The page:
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EASC 116 - Ch. 7 Metamorphic Rx


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EASC 116 - Ch. 7 Metamorphic Rx

  1. 1. Metamorphic Rocks Chapter 7
  2. 2. Metamorphic Rx “meta” = change “morphos” = shape/form Parent rock = pre-existing rock that is subject to metamorphism
  3. 3. Metamorphic Rx Form by alteration of parent rock due to: - increase in pressure - increase in temperature - exposure to chemically active fluid
  4. 4. Metamorphism Occurs within Earth’s crust - minerals change until they are ________ under the new conditions
  5. 5. Metamorphic Conditions 1) Increasing pressure (stress) - occurs for two reasons: a) deep burial b) mountain building
  6. 6. Rx reaction to pressure Behave differently depending upon temperature Shallow depths = cooler temp - rx are brittle and tend to break Ex: fault breccia Called “cataclastic metamorphism”
  7. 7. Rx reaction to pressure Deep burial = higher temp’s - rx behave plastically and fold under pressure (Fig. 7.1)
  8. 8. Types of pressure a) Differential stress - applied unequally from different directions - produces foliated texture
  9. 9. Foliated texture Foliation = parallel alignment of minerals w/in a rock - creates a layered appearance - associated w/mountain building
  10. 10. Types of pressure b) Confining pressure - applied equally from all sides - associated with deep burial - nonfoliated texture
  11. 11. Metamorphic Conditions 2) Increasing temperature NOTE: Temperature cannot exceed the melting point of all minerals in rock Why?
  12. 12. Increasing temperature - occurs for two reasons: a) deep burial - geothermal gradient - increases 30o C per km b) magma intrusion
  13. 13. Increasing temperature Changes to parent rock: a) Compositional change - unstable minerals either melt or rearrange into new minerals - partial melting: remaining rock is metamorphic rock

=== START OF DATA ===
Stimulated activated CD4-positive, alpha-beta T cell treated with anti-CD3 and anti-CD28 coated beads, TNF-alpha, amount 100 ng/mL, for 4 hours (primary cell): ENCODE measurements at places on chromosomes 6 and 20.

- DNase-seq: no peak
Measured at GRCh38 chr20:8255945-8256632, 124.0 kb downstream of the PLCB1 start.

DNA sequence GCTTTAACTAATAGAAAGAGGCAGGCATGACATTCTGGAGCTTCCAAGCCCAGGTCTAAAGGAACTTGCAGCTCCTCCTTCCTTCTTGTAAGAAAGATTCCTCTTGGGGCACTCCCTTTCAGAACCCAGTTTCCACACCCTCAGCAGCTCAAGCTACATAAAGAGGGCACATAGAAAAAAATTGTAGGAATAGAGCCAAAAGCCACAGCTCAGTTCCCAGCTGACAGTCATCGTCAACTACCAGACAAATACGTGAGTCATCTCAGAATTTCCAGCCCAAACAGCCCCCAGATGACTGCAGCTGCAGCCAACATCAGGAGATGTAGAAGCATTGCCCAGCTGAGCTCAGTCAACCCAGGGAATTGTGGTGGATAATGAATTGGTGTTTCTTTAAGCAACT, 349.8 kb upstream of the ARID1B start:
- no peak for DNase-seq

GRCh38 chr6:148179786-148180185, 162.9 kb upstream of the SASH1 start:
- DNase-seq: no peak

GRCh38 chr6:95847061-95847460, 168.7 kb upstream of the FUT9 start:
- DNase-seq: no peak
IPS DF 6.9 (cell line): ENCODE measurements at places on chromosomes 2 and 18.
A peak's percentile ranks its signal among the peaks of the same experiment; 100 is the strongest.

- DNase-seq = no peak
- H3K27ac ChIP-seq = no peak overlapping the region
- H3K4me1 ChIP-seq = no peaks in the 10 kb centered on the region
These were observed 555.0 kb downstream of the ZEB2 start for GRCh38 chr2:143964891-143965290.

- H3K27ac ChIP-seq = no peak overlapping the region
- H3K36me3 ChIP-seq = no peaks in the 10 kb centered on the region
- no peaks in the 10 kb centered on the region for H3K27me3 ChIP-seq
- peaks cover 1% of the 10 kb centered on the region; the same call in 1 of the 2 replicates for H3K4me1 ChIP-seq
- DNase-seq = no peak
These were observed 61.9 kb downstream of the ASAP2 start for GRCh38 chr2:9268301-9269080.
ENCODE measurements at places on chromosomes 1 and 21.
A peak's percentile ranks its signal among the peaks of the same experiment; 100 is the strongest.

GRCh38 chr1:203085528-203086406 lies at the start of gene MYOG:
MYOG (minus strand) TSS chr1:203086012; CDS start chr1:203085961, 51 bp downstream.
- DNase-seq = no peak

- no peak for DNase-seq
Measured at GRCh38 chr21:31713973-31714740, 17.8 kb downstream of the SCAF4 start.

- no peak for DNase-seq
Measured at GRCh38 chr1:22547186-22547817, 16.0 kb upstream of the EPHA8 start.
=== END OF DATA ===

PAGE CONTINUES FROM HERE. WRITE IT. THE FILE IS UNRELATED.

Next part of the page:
14. 14. Compositional Change Ex: Shale (clay minerals) Slate (microscopic micas)
  15. 15. Increasing temperature b) Textural Change - partial melting allows minerals to recrystallize - produces nonfoliated texture
  16. 16. Textural Change Ex: Sandstone (quartz) Quartzite (quartz) Note: The composition is still the same
  17. 17. Metamorphic Conditions 3) Chemically active fluid - superheated water with ions in solution - “hydrothermal solution” - occurs near magma chambers
  18. 18. “Microscopic Water” Water in crystalline structure - necessary for atoms to rearrange themselves
  19. 19. Sources of Water a) Groundwater b) Magma chambers c) Crystalline structure of hydrous minerals Ex: Gypsum = CaSO4 2H2O
  20. 20. Metamorphic Rock Classification Foliated textures - degrees of increasing metamorphic intensity (temperature, pressure)
  21. 21. Foliated textures Parent rock = shale Low degree Slate (microscopic micas) Low degree Phyllite (light reflects from larger micas)
  22. 22. Foliated textures Low degree Medium degree Phyllite Schist (visible micas)
  23. 23. Foliated textures Low degree Slate Medium degree Schist High degree Gneiss (black & white layers)
  24. 24. Transitional change Migmatite - rock w/both igneous & metamorphic characteristics - represents high degree of metamorphism (Fig. 7.23)
  25. 25. Foliated textures Most schists have muscovite & biotite = mica schists Accessory minerals w/micas indicate degree of metamorphism w/in schist range
  26. 26. Accessory minerals Referred to as “index minerals” Ex: chlorite mica schist Low grade mm (~200oC) Ex: garnet mica schist Intermediate grade mm
  27. 27. Nonfoliated textures Composition controlled by parent rock Parent Rock Meta. Rock Sandstone Quartzite Limestone Marble
  28. 28. Regional metamorphism
  29. 29. Index minerals
  30. 30. Regional Metamorphism Foliated rocks are often folded
  31. 31. One rock is the raw material for another